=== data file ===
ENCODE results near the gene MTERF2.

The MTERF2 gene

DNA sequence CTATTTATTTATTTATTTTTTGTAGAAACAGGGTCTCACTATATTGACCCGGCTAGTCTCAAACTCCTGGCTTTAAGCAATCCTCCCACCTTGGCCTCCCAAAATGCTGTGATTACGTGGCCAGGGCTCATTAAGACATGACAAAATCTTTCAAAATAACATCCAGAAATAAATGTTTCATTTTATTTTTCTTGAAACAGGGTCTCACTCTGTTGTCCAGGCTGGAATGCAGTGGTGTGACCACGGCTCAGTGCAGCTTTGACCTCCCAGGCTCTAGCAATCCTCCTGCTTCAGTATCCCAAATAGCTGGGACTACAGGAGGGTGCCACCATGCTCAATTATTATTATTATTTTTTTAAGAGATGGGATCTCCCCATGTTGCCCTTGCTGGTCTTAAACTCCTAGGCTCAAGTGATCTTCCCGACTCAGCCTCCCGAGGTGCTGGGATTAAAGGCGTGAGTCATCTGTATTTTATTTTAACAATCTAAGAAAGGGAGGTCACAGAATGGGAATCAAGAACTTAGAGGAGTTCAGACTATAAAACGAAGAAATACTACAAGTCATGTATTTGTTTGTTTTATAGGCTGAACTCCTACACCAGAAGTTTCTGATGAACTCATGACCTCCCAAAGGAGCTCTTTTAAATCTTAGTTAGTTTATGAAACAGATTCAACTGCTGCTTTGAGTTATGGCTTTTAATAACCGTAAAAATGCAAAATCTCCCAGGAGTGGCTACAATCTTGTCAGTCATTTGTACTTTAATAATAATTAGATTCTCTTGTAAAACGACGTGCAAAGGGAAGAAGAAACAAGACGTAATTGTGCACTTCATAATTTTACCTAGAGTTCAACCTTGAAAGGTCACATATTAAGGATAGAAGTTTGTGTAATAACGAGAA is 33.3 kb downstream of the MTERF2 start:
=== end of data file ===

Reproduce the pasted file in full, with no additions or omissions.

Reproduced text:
ENCODE results near the gene MTERF2.

The MTERF2 gene

DNA sequence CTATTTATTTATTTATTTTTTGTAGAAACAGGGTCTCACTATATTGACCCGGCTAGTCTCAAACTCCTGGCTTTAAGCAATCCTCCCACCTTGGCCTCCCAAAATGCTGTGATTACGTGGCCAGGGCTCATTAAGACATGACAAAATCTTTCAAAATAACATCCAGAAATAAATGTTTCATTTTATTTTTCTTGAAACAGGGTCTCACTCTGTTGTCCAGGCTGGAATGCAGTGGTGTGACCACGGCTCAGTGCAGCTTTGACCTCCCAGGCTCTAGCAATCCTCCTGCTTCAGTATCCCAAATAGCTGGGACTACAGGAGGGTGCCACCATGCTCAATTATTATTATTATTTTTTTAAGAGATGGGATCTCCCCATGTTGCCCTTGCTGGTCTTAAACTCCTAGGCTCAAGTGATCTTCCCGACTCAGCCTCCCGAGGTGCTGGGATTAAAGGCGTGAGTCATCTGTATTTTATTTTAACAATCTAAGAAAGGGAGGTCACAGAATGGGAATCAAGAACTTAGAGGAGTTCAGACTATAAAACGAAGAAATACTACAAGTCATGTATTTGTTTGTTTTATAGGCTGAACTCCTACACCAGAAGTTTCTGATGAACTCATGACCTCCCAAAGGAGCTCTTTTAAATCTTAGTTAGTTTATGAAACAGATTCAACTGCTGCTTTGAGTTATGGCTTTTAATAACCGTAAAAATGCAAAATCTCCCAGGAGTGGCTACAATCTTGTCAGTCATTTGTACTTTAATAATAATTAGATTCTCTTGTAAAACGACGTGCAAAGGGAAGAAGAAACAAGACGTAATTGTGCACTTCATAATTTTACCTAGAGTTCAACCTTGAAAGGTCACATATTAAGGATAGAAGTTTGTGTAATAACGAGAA is 33.3 kb downstream of the MTERF2 start: